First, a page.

Here’s a sentence. Is it right or wrong? (Maybe I should say, “Is the grammar correct?”)

While Subversion is still primarily a copy-modify-merge system, it still recognizes the need to lock an occasional file and thus provide mechanisms for this.

I saw this in some instructional material for a file management program named Subversion. (Yes, the first word should be “Although,” but that’s not the thing I’m thinking about.) What about “provide”? Shouldn’t it be “provides” to go with “recognizes”? After all, the subject of the sentence is “it,” right?

Well, yes, the word could be “provides” to go with the singular subject. But the sentence is correct nonetheless! Can you tell why?

Because instead of the sentence having a compound predicate, it has a compound infinitive! It’s “to lock” and “to provide.” That “to” serves both words.

This is one of those (rare) cases where no matter which you do, you’re right!

 

Watch your subject

The rule is that if you have a singular subject, you must have a singular verb. (And if you have a plural subject, the verb must be plural.) We call it subject-verb agreement. Take a look at this sentence:

By July 15, an average of 2,500 tons of supplies was being flown into the city every day.

It’s from a passage in This Day in History for June 26. Is the sentence correct or not?

It’s an easy sentence to get wrong, but they got it right! The subject is average, not tons, and not supplies. The latter two words are objects of prepositions, so neither can be the subject of the sentence. So average has to be the subject.

Be careful out there. Those prepositional objects’ll get you if you’re not alert.

Bad Puns

Hardly worth a comment. I counted six, and they’re all bad. John Atkinson’s a pretty good cartoonist, but this time he outdid himself for badness.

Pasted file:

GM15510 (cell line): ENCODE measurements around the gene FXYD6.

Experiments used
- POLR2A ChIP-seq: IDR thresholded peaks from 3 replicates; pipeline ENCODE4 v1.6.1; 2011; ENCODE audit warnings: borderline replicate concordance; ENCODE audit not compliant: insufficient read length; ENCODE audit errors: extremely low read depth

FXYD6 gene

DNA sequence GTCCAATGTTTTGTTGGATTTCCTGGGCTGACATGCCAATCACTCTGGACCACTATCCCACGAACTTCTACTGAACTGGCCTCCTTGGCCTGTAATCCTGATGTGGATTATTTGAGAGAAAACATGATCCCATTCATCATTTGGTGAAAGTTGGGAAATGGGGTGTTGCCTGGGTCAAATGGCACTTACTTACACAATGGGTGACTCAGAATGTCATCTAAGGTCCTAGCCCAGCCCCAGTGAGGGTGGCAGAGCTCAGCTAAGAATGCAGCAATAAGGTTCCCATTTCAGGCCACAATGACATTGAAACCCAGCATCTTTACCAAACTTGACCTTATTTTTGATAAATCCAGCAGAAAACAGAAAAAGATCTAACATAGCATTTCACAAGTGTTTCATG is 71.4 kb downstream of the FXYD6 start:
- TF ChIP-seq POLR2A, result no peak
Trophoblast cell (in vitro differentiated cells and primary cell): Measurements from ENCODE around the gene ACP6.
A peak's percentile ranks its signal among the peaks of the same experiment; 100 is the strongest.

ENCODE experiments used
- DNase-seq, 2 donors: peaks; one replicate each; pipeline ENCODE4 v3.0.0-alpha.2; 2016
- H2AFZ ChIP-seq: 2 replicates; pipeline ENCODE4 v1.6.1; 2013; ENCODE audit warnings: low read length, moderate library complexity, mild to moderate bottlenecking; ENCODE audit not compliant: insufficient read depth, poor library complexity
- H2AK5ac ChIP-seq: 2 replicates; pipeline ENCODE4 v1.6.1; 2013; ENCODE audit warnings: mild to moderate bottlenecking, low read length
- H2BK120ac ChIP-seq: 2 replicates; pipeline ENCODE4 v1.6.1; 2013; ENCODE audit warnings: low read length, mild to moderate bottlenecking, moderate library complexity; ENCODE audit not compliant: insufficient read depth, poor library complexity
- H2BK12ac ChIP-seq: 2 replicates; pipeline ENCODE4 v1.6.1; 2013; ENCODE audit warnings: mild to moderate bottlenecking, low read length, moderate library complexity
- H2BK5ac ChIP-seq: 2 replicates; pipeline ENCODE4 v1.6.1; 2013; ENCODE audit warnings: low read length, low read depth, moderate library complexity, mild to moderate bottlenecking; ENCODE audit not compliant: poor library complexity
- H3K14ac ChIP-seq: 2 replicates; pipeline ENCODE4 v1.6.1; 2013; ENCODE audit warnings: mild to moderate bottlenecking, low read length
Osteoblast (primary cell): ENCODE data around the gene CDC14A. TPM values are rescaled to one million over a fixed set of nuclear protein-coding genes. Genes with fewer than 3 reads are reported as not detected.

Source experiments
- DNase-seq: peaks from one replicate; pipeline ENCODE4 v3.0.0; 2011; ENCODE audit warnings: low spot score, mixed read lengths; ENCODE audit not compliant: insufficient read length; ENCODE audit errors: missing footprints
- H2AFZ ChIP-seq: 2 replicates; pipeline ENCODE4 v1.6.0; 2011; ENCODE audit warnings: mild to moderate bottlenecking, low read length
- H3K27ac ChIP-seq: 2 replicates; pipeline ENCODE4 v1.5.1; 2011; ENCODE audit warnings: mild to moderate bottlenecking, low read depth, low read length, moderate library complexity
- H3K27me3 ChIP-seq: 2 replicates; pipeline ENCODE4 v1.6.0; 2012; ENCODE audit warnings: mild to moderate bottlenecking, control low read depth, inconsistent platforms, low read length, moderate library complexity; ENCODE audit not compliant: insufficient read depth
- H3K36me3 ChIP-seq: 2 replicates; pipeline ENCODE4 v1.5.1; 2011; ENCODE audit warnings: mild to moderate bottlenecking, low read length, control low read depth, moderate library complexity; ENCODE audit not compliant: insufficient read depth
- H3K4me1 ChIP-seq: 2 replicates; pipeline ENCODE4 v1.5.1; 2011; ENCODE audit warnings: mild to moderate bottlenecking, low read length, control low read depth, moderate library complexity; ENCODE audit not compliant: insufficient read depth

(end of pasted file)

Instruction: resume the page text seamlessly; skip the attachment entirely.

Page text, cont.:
Okay, in two days I’ll post something worthwhile.

Another Example of Goedel’s proof

Okay, I’m being lazy; this is an easy post. I do have some good stuff in the saddlebag, though.

A while back (actually last May) I wrote about Goedel’s proof, about how he proved that it’s impossible to have a completely consistent set of rules about anything. If you skipped the post, you should go read it. It’s not exactly about writing, it’s about a fact of life: We’ll never figure things out completely because contradictions always exist.

So here’s proof. Is this Break of Day comic logical or not?

Answer: Yes, it’s logical, but it’s also contradictory.

PS. I can’t help making a writing comment: It should be “…petition to help stop us.”

Denominatives and Verbal Nouns

I mentioned this topic twice before over the years (here and here), but not with the actual names. So here’s an appropriate Calvin and Hobbes comic, and my definitions afterwards.

When you make a verb out of a noun, we call the word a denominative. For example, chair.

When you make a noun out of a verb, that’s a verbal noun. For example, run.

This is so common in English, and we’ve been doing it for so long, I think sometimes it’s hard to decide whether the verb or the noun came first. It’s easier in highly inflected languages; you just put a verb or noun inflection on the root word and there you have it. In English you need to rely on the context.

The humor comes in, of course, when you do this to a word that this doesn’t often happen to, such as the noun verb.